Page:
“The audience at St. James by the sea witnessed “sprezzatura”: attaining fabulous heights of mastery without the appearance of effort, as though the most supreme skills came to one as naturally as leaves to a tree. Every one of them was in awesome command of her instrument and of the requisite Baroque style.”

– San Diego Reader, September 3, 2003

“The “brilliant stars” stressed the tempos right at the edge of madness and the sudden and unexpected changes in tempo and rhythm. Rather than emphasizing the cascading effects and the presentation of the musical structure, they concentrated on fast effects and musical formulations within the individual themes. Belladonna made great music with smooth timbre, intricate ornaments and with an obvious joy in playing.”

– Mittelbayerische Zeitung, June 30, 2003

“The group gave a compelling, seemingly effortless performance. Belladonna’s success is due in great part to an unfailing attention to detail. Every aspect of their performance is united. The musical character of a piece is expressed in the phrasing, dynamics and event in the character of the articulations, which they execute in perfect unison… There was simply not an uninteresting moment in the program.”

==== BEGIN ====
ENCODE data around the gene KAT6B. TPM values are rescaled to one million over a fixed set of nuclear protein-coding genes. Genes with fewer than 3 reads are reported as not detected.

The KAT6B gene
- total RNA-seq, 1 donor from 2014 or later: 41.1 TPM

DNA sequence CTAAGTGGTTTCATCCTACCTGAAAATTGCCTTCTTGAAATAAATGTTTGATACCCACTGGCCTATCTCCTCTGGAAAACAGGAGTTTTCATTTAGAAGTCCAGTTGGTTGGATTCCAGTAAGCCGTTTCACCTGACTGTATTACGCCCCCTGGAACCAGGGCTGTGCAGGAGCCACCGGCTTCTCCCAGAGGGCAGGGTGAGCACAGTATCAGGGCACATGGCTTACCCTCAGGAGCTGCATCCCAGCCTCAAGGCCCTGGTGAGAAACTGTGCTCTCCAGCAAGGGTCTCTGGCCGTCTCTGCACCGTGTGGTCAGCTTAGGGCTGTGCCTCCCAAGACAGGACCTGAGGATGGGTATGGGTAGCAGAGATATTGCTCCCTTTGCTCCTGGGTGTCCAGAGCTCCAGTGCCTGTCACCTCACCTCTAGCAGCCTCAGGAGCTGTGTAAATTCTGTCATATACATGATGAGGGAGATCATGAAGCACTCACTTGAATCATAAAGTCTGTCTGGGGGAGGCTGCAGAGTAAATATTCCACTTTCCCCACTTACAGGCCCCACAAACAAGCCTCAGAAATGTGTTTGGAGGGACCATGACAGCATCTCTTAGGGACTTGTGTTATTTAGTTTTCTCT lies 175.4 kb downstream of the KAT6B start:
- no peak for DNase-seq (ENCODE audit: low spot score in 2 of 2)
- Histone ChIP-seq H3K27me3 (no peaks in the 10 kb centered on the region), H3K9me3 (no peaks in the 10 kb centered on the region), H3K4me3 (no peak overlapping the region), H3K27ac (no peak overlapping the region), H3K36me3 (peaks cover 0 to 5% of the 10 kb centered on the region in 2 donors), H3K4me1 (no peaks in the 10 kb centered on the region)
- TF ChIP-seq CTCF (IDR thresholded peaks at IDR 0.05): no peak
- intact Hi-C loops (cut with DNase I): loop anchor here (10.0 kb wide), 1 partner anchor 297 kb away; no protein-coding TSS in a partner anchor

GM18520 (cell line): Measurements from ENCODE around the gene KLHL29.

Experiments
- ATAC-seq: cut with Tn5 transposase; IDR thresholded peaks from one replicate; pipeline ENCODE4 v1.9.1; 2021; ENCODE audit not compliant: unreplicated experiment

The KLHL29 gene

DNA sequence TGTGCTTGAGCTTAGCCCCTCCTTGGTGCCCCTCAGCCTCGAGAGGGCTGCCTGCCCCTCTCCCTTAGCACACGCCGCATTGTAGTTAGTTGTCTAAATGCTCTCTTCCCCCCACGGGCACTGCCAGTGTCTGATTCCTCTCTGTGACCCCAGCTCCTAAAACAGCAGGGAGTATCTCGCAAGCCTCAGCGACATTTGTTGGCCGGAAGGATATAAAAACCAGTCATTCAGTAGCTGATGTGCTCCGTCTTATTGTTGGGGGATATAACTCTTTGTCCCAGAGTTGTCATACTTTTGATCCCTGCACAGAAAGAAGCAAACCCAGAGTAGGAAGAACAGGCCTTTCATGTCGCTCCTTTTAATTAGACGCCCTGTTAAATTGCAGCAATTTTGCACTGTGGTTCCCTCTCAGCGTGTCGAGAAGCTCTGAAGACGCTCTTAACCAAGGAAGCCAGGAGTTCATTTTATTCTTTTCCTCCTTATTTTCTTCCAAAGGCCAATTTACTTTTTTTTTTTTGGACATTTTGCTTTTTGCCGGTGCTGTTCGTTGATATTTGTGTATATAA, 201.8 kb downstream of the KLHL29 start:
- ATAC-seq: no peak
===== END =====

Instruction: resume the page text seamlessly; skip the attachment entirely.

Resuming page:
– Milwaukee Journal Sentinel, April 30, 2000

“The theoretical question of how the music of the renaissance and baroque eras is to be orchestrated and played may be debated ad nauseam in musicology circles. But the musical answer was made abundantly clear Saturday night at Synod Hall in Oakland: Belladonna.”

– Pittsburgh Post-Gazette, November 20, 2000

“The four-woman chamber ensemble Belladonna presented a program of 17th century folias in witty arrangements… in performances that were high profile, fantastically colored and just plain hot. Their flashy rhythmic play and daredevil divisions drove the audience into fits. Belladonna reminded us that early music, however historically informed, is as quirky, improvisatory and fresh as jazz.”

– Boston Globe June 13, 1997

“The four – Clea Galhano, recorder, Margaret Humphrey, baroque violin, Rebecca Humphrey, baroque cello and Barbara Weiss, harpsichord – chose representative items by little-known composers and made of them a wash of aural colors…Taking cues from one another, they create ensemble in the best of traditions. One was reminded of a jazz quartet happily jamming through a session establishing at once a sense of authority and a feel of play and fun.”

– Bloomington (Indiana) Herald-Times, May 28, 1997

“(The performers) identified dramatic moments in the music and underlined them with accelerandos, syncopations and waves of energy without ever losing a sense of ensemble and pulse.”

– American Recorder September, 1997

“Innovative and energetic…”

– Jornal do Brasil, (Rio de Janeiro), 1994